• Microsoft's Identity Lifecycle Manager 2007 (aka MIIS): This is the one solution that you'd expect to support provisioning Exchange 2007 mailboxes but it doesn't! The ILM 2007 FAQ does not list support for Exchange 2007.

Now this isn't the end of the world yet - as I said, the storm clouds are on the horizon - because this issue will only be manifested in a pure Exchange 2007 environment. Most of us are probably going to run a mixed environment for a period of time. However, better to be forewarned than have your hair on fire, your auditor's hair on fire and your boss' hair on fire, because provisioning/de-provisioning no longer works!

Start asking your IdM vendor about their plans to support Exchange 2007 now.

Tuesday, September 04, 2007

Connecting ILM 2007 with SharePoint Services

Alex Tcherniakhovski over at Microsoft has blogged on how to connect ILM 2007 with SharePoint Services. Alex is a great resource around ILM (and even Quest's ActiveRoles Server). Here's his post...

In this blog I explore the possibilities of using information stored in SharePoint Services V3.0 lists to drive provisioning processes (specifically integration with Active Directory). The idea behind this approach is to merge provisioning and synchronization capabilities of ILM with collaboration and workflow components of SharePoint Services 3.0.

Please, follow this link for a complete walkthrough.

This is my second posting on this subject. In my first post “Adding workflow components into your MIIS solutions” I examined the scenario of integration of ILM with SharePoint InfoPath Libraries. Both solutions have similar goals: to utilize workflow capabilities of WSS 3.0 and to propagate information stored in SharePoint throughout the enterprise. At the same time the underlying extensible management agents utilize different technologies to accomplish the integration with WSS 3.0. The connector for InfoPath libraries utilizes Microsoft.SharePoint.dll and the connector for SharePoint Lists leverages SharePoint Web Services. Since Microsoft.SharePoint.dll can only be utilized on the same server where WSS is running, the first solution is ideal for scenarios where Workflow needs to be added to ILM provisioning processes (in other words MIIS and WSS need to be running on the same box), also InfoPath forms provide richer capabilities to workflow (ex. Digital signatures, Role based views, data validation, etc). The List Connector, on the other hand, uses SharePoint Web Services; therefore MIIS and WSS could be running on different servers, this connector is ideal for scenarios where extracting employee information from WSS is required. I am hoping one day to combine those two connectors into one, so that we don’t have be concerned whether the data resides in a list or a InfoPath library. For now depending on what you are trying to accomplish you will have to choose the appropriate solution.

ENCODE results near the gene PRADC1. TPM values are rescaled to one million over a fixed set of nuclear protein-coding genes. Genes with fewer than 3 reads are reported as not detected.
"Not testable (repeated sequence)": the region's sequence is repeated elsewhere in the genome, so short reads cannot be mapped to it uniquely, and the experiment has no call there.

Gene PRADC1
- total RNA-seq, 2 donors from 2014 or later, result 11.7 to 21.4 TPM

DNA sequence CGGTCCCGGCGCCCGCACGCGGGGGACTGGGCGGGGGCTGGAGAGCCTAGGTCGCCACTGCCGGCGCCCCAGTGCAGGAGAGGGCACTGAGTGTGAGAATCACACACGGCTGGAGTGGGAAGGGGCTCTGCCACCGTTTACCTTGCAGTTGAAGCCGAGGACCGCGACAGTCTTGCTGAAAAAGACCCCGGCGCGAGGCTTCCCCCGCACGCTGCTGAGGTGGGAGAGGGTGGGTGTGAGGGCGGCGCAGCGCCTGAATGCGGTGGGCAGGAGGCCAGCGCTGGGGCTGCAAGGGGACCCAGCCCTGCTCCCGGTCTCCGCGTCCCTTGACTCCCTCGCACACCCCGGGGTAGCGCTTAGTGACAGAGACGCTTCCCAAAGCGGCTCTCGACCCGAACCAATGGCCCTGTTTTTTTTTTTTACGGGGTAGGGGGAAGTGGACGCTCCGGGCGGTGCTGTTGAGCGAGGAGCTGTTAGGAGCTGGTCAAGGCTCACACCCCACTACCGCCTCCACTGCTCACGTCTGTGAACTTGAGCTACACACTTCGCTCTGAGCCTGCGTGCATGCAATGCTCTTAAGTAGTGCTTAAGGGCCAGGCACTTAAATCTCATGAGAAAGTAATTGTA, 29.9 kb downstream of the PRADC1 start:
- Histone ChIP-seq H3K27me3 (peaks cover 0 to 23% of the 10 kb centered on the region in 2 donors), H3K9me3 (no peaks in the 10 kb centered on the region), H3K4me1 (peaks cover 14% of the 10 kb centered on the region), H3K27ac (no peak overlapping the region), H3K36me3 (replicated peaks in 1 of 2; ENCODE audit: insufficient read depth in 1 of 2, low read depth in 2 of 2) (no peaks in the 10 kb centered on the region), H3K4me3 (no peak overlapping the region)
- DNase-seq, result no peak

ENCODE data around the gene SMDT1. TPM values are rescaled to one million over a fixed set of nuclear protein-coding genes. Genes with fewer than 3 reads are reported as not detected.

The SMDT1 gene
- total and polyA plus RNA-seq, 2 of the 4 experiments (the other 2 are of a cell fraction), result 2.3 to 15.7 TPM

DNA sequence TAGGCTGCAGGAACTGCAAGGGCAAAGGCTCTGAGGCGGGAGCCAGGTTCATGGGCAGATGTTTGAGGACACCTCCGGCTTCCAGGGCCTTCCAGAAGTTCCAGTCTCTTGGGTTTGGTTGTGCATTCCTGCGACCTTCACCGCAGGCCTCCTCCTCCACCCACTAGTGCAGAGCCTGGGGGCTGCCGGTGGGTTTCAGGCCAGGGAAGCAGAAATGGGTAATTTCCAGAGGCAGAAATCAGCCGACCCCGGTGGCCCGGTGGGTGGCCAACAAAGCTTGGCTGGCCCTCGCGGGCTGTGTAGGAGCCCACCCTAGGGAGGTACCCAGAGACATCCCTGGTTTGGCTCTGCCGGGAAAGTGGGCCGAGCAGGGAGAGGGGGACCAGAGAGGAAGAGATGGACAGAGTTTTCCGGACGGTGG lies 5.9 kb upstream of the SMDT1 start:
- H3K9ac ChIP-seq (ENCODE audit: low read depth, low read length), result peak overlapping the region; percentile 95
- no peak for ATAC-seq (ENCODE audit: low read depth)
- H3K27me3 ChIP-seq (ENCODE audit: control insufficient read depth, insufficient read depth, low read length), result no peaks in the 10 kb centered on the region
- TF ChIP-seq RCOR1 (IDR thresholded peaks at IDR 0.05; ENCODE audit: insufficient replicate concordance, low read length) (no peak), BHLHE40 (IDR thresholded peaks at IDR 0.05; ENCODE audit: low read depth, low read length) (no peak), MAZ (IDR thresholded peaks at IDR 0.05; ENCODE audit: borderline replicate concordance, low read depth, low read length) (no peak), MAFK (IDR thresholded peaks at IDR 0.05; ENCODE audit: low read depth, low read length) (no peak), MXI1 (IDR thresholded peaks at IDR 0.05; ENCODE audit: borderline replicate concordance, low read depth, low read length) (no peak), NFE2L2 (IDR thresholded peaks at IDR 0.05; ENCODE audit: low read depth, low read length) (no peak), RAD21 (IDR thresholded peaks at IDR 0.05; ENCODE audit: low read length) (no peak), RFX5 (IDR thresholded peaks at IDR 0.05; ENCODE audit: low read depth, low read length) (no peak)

Additional Links:

Walkthrough: How to build an extensible management agent for MIIS
Adding workflow components into your MIIS solutions

Technorati Tags:
, , ,

Monday, September 03, 2007

Happy Birthday Kim!

Kim's Birthday Party

August 31st was Kim Cameron's birthday. Yours truly got to cook the "meat blob" that was served along with a wonderful platter of Mediterranean halibut. Ian, Kim's brother and his wife came down from Vancouver to partake in the festivities. I hadn't seen Ian in years so it was great to catch up with him.

Below is a picture of Jennifer Wu, Kim and myself enjoying some of Jennifer's Chinese dumplings. The three of us worked together at ZOOMIT. Jennifer was responsible for the directory synchronization and metadirectory engine and moved to Washington with the rest of us after the acquisition of ZOOMIT by Microsoft. She's moved over to work on the "Indigo" team now.

As usual the food was awesome, the wine was great and the company was exceptional.

Technorati Tags:
, ,